'TODAY IS MY DAY!' the woman screeches. I am unsure if this is into her phone still or if she has finally conceded she has no need whatever of any form of human iresponse and is simply screeching into the ether - or maybe at the pigeons.


I look to my left and the stalking man with bleached hair and sunglasses is gone. Reunited with an old friend or shovelled into the back of a white van with false plates never to be seen again? I guess I’ll never know.


A bus heading right, towards the City, sports an advertisement exclaiming :


WHAT BRITAIN REALLY THINKS with NICK FERRARI


Beside this somewhat hysterical statement is the rotund, reddened face of a somewhat hysterical middle-aged man whose career, I suspect, involves screeching both into the ether and at pigeons - no response required.


A man and a woman, I’m guessing in their mid thirties, perhaps of central American extraction, break away from the teeming crowd. The man stands at the bottom of the steps, just to the left of me, and strikes a pose of some significance. The woman obligingly aims her phone at him, and takes his photo as the raging torrent passes silently by them as if they were nothing but boulders in a stream.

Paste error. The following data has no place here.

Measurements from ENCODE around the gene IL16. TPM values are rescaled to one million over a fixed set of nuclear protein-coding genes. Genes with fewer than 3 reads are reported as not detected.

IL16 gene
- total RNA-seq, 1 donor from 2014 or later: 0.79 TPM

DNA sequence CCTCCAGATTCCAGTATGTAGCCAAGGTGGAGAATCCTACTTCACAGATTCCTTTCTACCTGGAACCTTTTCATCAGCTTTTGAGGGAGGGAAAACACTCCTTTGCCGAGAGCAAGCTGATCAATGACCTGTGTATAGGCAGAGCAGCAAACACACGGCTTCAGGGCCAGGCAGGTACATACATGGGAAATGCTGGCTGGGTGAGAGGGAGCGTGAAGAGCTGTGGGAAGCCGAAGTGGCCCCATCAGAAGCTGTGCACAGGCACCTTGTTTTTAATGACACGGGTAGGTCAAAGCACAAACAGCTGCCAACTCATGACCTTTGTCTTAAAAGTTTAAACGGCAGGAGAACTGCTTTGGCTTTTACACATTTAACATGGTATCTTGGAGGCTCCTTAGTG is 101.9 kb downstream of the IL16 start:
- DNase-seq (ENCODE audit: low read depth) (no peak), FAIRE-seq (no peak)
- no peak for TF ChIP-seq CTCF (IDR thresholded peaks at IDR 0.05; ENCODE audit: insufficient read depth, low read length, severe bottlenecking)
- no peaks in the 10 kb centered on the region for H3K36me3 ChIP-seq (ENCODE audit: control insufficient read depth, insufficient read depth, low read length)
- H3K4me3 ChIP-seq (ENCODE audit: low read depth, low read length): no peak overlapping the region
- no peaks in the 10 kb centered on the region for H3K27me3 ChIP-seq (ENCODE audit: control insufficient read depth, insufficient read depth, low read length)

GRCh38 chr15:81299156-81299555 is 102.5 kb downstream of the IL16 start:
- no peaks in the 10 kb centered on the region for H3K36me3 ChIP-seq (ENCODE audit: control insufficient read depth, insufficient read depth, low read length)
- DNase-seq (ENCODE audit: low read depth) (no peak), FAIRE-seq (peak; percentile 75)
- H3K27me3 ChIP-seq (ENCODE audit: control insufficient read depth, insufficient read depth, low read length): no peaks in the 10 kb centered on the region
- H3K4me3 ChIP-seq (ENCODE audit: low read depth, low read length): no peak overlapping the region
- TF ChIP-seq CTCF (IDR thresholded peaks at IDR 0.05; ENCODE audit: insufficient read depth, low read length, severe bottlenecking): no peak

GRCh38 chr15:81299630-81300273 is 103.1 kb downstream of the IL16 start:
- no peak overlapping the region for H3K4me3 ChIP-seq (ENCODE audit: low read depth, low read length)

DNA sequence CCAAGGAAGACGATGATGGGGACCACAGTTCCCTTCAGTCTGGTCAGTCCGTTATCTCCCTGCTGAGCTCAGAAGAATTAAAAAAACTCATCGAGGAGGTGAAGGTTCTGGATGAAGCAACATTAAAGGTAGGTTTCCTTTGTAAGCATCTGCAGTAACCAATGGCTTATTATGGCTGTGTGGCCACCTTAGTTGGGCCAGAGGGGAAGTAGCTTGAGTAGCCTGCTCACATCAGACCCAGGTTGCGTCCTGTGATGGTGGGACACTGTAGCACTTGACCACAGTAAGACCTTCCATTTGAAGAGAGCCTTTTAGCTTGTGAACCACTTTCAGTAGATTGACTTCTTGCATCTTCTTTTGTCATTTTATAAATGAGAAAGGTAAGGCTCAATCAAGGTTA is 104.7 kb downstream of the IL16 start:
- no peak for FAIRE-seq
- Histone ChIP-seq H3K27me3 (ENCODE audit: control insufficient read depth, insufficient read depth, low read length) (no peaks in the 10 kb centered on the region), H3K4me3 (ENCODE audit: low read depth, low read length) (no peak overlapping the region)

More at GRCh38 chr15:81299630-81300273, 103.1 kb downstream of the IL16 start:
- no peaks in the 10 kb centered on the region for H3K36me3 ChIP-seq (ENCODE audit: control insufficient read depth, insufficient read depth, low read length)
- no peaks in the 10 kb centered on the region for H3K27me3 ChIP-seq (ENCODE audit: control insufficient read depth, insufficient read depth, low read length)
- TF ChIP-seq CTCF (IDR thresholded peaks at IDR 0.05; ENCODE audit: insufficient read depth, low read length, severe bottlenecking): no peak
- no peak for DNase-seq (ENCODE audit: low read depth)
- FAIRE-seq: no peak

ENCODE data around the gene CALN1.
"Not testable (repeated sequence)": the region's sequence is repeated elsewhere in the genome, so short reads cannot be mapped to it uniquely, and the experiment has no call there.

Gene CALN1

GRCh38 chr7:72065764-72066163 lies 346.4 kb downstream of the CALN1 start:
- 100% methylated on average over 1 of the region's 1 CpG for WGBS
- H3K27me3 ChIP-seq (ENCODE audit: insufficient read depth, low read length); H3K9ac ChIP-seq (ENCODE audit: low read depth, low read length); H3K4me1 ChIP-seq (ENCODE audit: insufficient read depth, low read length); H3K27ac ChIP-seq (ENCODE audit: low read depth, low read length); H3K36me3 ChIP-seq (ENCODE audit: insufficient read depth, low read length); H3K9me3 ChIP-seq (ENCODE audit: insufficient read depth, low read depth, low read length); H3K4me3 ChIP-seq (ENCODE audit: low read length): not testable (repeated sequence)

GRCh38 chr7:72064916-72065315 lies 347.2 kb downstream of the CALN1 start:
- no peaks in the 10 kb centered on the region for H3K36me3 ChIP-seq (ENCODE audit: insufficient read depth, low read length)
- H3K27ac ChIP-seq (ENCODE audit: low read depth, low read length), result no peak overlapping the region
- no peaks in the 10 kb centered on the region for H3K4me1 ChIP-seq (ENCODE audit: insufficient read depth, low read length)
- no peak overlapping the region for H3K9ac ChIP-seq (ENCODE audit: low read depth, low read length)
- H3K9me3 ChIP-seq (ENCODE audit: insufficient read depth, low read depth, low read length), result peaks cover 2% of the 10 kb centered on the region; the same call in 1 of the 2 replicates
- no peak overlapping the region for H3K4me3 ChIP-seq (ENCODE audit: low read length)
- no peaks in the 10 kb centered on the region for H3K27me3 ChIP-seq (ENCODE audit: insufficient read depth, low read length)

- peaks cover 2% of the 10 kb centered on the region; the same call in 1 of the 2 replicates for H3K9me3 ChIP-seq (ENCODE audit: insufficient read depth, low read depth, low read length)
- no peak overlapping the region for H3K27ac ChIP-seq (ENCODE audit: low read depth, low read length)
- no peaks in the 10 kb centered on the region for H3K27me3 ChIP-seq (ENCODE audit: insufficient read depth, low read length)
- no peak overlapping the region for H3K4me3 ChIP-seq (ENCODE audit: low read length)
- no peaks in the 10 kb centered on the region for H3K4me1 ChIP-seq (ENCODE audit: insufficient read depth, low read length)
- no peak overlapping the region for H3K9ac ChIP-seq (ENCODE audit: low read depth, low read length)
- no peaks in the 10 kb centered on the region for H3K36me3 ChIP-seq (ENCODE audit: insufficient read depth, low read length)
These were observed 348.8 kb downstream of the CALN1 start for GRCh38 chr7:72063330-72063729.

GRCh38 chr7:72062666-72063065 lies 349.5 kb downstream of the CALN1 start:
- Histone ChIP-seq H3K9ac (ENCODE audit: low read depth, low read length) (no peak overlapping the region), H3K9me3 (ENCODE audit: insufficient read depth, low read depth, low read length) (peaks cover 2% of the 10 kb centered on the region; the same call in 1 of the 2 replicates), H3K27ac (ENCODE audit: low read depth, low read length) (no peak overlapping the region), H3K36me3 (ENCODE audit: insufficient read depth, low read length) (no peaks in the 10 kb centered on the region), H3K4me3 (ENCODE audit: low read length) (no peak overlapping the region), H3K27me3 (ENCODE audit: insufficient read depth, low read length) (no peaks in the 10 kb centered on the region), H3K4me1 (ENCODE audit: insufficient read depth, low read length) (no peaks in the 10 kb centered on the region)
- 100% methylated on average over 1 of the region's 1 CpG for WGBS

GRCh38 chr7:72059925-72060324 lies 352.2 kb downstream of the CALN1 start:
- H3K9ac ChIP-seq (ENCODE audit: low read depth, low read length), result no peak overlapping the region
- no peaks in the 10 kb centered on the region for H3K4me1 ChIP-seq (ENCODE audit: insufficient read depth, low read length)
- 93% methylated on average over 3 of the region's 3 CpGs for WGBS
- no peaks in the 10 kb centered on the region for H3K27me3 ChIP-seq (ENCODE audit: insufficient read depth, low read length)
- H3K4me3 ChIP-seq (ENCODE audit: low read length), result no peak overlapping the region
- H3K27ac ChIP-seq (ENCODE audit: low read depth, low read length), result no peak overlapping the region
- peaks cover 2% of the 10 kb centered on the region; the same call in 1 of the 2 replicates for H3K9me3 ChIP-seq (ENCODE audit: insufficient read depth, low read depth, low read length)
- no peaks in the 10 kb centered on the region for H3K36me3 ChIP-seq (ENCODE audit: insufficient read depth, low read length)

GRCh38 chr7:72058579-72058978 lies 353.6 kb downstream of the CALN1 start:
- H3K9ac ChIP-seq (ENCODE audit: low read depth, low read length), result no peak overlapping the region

The man and the woman rejoin the crowd, each staring blankly at their phones, three feet and not a single word between them.


I look behind me. The screeching woman has left. There are eight or nine of us still here. I’d like to think these steps contain the washed ashore, the driftwood, those of us in need of respite.


I know I must rejoin the raging torrent at some point, as must we all.


I breathe deep, and blow out my cheeks, as the traffic moves inexorably by and the raging torrent rages in silence.